Moondrop, a company known for their sleek, high quality In-Ear Monitors continues to showcase this attention to detail with their Blessing II Hybrid IEMs. At $320, the Blessing II is one of Moondrop’s pricier offerings, and a fairly average price for IEMs. I had no idea what to expect from the B2s, and tried to go into it blind.
What’s in the Box
– Pair of IEMs
– Grey Vinyl Carrying Pouch
– 6n OFC Litz Cable
– 6 Pairs Silicone Ear Tips
– Airline Adapter
Look and Feel
From the moment I opened the box, I could see that Moondrop put a lot of thought into its presentation. Everything is neatly packaged in a box sporting the company’s signature Anime art on the cover. The packaging is neatly organized and intuitive. The Monitors themselves feature a stainless steel back cover and 3-D printed transparent housing. The overall unboxing/setup experience is minimal, streamlined and aesthetically pleasing.
The Blessing II features a Hybrid Triple Crossover Design, utilizing Dual Knowles SWFK treble drivers, dual mid-BA drivers for the mid range, and a 10mm paper diaphragm dynamic driver to handle to low frequencies. This triple crossover design ensures that each frequency range is given its own separate treatment, in order to deliver a clearer sound. Moondrop elected to take the less is more approach, utilizing a 1DD+4BA architecture in order to focus on the quality of the single drivers. This gives the frequency response of each crossover band more focus and power than other monitors with a larger number of drivers. The triple crossover design is visible through the transparent housing.
These have a frequency response of 9-37KHz and an impedance of 22 Ohms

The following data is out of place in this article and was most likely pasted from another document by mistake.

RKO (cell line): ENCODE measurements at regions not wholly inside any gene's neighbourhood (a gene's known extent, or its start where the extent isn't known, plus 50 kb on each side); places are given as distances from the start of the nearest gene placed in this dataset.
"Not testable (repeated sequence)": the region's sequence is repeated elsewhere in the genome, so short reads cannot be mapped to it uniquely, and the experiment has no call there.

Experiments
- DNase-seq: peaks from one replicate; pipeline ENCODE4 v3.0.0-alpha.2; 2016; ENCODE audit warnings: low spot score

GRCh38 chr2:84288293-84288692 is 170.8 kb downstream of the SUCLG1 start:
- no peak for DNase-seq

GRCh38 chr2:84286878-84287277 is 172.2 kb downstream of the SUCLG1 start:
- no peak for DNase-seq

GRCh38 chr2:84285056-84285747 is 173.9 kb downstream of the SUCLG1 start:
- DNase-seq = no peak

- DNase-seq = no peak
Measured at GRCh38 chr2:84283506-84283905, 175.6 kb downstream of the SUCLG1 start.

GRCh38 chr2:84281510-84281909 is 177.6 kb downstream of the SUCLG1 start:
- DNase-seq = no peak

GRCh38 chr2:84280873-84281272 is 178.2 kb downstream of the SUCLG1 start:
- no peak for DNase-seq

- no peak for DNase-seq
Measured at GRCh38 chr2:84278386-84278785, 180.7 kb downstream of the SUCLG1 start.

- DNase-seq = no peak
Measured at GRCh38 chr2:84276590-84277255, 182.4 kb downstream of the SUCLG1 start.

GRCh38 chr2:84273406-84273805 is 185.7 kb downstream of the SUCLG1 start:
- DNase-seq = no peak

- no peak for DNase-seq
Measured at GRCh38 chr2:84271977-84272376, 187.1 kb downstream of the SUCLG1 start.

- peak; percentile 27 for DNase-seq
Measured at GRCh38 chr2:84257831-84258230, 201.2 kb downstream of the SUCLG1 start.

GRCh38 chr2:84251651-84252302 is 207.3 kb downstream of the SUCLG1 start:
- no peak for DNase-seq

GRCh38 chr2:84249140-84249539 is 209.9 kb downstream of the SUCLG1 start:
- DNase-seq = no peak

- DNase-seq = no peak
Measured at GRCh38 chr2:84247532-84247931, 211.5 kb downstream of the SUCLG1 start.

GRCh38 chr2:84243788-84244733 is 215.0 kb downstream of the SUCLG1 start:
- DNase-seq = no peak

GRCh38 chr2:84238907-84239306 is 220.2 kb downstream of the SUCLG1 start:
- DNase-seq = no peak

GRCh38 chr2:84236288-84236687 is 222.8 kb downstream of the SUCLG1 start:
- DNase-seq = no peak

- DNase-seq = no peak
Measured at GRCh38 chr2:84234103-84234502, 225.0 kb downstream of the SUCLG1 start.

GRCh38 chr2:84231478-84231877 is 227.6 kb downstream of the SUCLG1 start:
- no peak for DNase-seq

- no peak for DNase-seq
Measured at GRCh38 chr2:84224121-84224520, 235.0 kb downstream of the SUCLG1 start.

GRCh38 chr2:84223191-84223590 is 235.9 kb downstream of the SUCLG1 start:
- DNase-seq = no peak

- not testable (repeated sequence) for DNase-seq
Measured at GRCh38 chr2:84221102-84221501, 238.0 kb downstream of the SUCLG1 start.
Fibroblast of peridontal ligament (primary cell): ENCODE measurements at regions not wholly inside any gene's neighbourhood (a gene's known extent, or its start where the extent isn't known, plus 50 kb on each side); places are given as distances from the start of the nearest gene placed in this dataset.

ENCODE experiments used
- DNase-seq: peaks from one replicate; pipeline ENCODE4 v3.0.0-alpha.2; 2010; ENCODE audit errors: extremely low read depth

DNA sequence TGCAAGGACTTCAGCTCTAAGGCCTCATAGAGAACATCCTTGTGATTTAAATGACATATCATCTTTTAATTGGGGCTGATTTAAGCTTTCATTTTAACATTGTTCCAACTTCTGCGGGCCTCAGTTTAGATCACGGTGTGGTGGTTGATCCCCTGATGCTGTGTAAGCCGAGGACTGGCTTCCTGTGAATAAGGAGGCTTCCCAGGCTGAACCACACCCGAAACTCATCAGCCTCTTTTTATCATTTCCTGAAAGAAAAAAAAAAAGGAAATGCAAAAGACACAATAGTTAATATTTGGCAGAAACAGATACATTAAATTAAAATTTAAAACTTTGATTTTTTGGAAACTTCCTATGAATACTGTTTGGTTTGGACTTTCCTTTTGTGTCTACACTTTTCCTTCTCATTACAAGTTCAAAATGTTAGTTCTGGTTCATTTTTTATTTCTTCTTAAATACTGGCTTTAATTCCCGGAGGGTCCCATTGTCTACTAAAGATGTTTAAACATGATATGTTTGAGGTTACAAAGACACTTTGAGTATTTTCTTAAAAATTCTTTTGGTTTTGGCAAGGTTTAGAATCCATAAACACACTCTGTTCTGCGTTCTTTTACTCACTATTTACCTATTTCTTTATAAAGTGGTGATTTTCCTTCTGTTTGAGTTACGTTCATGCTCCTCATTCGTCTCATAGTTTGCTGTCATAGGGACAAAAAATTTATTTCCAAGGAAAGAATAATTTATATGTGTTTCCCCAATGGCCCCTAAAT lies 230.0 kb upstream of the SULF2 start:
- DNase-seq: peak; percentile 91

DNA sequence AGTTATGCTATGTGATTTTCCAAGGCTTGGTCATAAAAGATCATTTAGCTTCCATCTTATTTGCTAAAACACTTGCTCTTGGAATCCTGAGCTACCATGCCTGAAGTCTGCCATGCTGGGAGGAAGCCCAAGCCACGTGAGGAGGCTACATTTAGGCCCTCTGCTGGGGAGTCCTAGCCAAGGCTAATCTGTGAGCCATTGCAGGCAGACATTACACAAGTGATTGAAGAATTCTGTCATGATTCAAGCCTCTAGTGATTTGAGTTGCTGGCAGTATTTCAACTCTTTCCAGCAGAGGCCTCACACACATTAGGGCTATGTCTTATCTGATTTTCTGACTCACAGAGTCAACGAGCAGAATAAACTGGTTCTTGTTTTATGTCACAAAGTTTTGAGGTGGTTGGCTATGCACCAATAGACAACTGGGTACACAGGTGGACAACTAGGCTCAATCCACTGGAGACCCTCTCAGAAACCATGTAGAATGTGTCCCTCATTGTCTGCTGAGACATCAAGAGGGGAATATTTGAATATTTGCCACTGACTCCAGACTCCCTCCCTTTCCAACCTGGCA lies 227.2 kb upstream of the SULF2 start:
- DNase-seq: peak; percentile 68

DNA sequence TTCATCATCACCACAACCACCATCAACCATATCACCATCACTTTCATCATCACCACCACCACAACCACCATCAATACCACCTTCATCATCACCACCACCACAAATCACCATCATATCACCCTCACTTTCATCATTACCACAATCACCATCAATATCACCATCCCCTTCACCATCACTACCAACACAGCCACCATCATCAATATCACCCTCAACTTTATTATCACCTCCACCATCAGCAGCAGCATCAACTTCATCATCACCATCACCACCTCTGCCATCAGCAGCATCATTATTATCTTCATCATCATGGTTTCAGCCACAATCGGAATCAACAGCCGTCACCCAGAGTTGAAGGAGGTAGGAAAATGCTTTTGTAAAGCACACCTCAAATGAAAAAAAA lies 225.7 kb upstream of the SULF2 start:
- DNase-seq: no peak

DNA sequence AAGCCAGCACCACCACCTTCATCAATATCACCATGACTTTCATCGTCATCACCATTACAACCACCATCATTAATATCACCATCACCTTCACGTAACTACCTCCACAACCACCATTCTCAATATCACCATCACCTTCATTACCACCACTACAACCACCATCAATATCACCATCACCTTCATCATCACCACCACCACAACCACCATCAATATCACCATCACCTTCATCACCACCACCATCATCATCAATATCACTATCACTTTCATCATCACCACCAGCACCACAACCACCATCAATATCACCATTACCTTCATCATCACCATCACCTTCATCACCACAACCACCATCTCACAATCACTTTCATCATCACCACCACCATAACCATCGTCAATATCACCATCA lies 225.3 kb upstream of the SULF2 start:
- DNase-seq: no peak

The B2s provide a spacious soundstage that achieves serious depth when appropriate, but never in a way that feels overly jarring. I can allow myself to feel immersed in the mix without feeling a sense of vertigo and ear fatigue. The immersion is enhanced by the superb noise cancellation provided by the eartips. Overall, the soundstage feels subtly natural and spacious, without becoming a distraction for the listener.
The lows on the Blessing II feel present and somewhat accentuated, but never overwhelming. Even on bass heavy music, they still retained clarity that many small IEMs lose while trying to compensate for low end. The lows still hit when they need to, but can also be gentle when needed. Balancing low end can be delicate and is not treated with care in some cases, however Moondrop delivered in this area.
The Blessing II’s mids have a slight degree of reduction. While not immediately noticeable, it’s just enough to give a slightly darker timbre to the overall sound. Subtly scooping the mids helps to tame the overall boominess of the sound and allow other elements to come forward in the mix, such as lead instruments, reverbs, and vocals. While not necessarily an accurate representation of the original mix, for In-Ears of this size, this is a necessary change and makes a minute difference.
The highs are where the Blessing II shines the most. Reverbs, attacks, and treble instruments are crisp and clear, and sibilance feels smooth and rarely harsh. Regardless of the presence of Lows and Mids in the mix, the highs hold a consistency that’s impressive for such small monitors. I heard new elements in songs I had listened to hundreds of times previously while testing the highs on the B2s.
The Moondrop Blessing II surprised me with its gentle approach to frequency response. Across several styles of music and audio recording, the Blessing II managed to preserve the original mix faithfully, and rarely wavered in quality. For listening to music of any genre, I couldn’t recommend these monitors more. While it might not be the most accurate representation of the true frequency response, the changes are subtle but necessary to deliver a cohesive sound. For its price, the Blessing II manages to deliver consistent clarity throughout and I’m excited to see what Moondrop does in the future.
You can purchase the Moondrop Blessing II here